Bob Lord expects to put himself out of a job. The first chief digital officer of IBM Corp. believes that if CTOs and CMOs embrace data “there would be no need for me” — and he expects that will happen eventually. Lord, formerly president of AOL, joined IBM in 2016, charged with transforming the old-school IBM into a more open architecture and a more agile and modern company.
IBM’s Watson technology gives Lord a powerful tool to lure the developer community. Among the recent developments was the launch of BlueMix, a cloud platform that brings together more than 30 IBM cognitive APIs that developers can use and buy over time, as they need them.
Lord spoke to Velocitize about the importance of not marketing to developers, quantum computing, and the 14-year-old coders.
Velocitize: Does IBM still need to focus on digital transformation? Hasn’t it moved that ball forward enough?
Lord: It is an interesting pivot point we’re in right now. The first year I was here, it was a lot about proof of concept and getting pilots done and testing — showing the organization what we could do differently and how we could get to our clients differently. Now we’re at the point where it’s all about execution and scaling.
Now the question is: how do you scale the marketplace to the next level? How do you get to the larger developer communities, and in general, how do you measure customer satisfaction around the things that you’ve been doing? A lot of the work I’m focused on now is around measurement and getting the measurement system incorporated into the flow of management processes.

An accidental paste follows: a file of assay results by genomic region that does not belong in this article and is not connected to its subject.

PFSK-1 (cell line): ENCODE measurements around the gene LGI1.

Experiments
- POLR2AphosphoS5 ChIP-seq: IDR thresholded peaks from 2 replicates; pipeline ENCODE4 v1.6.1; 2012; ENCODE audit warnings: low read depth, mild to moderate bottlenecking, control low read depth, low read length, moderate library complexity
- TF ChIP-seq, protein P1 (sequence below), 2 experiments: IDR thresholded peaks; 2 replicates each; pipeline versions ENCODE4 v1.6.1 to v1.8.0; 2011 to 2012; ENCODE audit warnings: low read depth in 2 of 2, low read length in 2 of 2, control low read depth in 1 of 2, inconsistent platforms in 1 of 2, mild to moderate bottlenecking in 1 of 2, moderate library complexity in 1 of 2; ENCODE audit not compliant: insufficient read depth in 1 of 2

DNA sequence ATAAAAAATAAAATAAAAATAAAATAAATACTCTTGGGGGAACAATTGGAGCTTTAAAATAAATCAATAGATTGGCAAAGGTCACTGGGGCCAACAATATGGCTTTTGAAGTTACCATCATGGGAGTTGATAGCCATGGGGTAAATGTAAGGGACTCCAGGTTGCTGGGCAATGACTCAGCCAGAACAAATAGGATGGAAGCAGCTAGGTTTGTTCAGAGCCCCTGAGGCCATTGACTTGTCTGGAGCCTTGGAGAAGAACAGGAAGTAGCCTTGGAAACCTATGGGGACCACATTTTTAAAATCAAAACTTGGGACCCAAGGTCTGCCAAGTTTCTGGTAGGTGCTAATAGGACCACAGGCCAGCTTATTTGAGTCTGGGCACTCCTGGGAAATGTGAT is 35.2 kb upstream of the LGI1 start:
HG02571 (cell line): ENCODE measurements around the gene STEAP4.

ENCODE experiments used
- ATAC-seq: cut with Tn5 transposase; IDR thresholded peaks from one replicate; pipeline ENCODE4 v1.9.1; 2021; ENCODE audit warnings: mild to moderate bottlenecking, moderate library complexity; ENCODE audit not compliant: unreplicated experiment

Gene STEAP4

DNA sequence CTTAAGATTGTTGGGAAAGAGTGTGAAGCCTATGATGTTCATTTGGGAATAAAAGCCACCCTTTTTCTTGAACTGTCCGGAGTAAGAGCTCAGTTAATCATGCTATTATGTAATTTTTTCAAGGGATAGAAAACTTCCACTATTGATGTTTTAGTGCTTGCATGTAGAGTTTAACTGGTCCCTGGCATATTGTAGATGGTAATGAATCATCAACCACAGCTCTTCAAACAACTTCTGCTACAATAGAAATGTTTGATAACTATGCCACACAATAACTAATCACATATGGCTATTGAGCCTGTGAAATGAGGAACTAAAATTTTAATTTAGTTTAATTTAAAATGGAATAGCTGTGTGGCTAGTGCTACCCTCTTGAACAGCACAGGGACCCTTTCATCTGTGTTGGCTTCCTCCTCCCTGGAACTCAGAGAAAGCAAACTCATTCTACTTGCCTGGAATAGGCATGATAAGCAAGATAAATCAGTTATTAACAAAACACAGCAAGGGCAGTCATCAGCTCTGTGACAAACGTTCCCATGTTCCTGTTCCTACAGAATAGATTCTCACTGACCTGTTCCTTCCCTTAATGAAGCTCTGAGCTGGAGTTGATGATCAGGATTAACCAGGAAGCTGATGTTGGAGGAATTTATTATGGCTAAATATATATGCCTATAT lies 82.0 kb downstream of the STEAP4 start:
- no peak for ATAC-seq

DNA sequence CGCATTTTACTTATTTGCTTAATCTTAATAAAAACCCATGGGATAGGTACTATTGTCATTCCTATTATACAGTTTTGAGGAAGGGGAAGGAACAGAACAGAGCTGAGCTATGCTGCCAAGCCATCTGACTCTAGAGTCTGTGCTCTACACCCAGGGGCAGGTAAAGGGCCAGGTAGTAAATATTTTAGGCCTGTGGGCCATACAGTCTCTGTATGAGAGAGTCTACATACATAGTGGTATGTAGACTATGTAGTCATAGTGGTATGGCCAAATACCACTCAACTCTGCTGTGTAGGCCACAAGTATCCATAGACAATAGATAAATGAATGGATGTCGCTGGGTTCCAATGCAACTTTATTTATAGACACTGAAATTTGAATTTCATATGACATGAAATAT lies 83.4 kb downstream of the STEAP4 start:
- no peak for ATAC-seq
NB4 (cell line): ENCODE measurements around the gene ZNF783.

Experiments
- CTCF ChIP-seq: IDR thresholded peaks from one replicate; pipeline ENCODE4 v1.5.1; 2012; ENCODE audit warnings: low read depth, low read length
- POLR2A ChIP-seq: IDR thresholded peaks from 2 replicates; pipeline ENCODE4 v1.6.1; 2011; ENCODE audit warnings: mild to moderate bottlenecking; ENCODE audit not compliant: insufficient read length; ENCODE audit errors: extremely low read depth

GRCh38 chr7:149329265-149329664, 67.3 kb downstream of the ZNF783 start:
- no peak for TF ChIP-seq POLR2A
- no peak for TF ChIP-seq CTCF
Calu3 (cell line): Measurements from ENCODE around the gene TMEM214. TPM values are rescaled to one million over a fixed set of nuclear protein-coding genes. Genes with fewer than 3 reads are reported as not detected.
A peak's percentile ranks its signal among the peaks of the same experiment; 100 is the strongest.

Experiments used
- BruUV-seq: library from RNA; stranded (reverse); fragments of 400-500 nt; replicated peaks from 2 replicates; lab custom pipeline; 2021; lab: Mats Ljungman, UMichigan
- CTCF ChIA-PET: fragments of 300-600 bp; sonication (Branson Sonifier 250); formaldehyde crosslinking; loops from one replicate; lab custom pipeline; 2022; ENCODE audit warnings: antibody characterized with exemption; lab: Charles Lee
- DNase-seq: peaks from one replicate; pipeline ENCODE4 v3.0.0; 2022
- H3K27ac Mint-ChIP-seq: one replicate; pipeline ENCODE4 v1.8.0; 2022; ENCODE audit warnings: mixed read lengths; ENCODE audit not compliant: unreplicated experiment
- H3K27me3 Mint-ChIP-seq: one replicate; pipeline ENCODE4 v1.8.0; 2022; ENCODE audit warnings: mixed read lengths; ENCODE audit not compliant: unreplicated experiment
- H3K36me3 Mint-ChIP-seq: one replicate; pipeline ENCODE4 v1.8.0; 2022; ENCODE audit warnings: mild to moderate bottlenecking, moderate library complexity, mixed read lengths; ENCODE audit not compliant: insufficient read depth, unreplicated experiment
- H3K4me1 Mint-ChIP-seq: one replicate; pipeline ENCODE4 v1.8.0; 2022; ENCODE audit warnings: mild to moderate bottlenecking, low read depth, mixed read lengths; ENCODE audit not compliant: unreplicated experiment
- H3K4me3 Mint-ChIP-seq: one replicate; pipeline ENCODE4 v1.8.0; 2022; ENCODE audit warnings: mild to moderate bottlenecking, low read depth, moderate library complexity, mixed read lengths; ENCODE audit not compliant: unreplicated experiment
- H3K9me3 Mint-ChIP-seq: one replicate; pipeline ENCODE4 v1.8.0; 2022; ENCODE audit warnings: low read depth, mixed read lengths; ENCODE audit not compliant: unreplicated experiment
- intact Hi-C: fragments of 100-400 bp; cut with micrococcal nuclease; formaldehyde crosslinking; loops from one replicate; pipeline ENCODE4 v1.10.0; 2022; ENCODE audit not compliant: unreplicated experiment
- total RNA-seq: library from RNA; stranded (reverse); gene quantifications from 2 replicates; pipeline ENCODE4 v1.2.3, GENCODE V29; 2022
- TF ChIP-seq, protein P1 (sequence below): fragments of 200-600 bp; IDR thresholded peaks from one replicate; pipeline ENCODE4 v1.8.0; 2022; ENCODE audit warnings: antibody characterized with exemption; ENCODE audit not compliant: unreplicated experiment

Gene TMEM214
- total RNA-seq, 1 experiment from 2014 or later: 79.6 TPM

The question is no longer: Are we going to become a digital company through the marketplace and get into the developer ecosystem? The question is: How do we scale it fast?
Velocitize: In an interview you said you “can’t market to developers.” What does that mean?
Lord: Developers notoriously hate the idea of being marketed to, so it’s very different, marketing to a developer. I have what I call a five-minute rule: if a developer can’t get to our site or come to our tools and provision something in five minutes, they have the freedom and the choice to go somewhere else. It’s the same as if you’re buying something at Amazon versus eBay.
You have to be more on a “show” mode than a “tell” mode with the developer ecosystem. We’ve dedicated a number of cities around the globe where we have city activation teams showing developers how to use our code. They’re inviting them to hackathons, beer events, whatever it may be. In those events, they’re not talking to them with a PowerPoint, they’re showing them how the tools work.
Velocitize: Why that departure for IBM, which always protected its intellectual property?
Lord: The root of IBM has always been open source, whether you think about Linux or us contributing to the open source community. But on top of that has always been proprietary technology. There’s no change in our philosophy around that, but developers are now making about 42 percent of decisions around which IT services you use. We have to expose the developers to our service to become familiar with it, and then they will embrace it. You can’t always ask people to buy something unseen.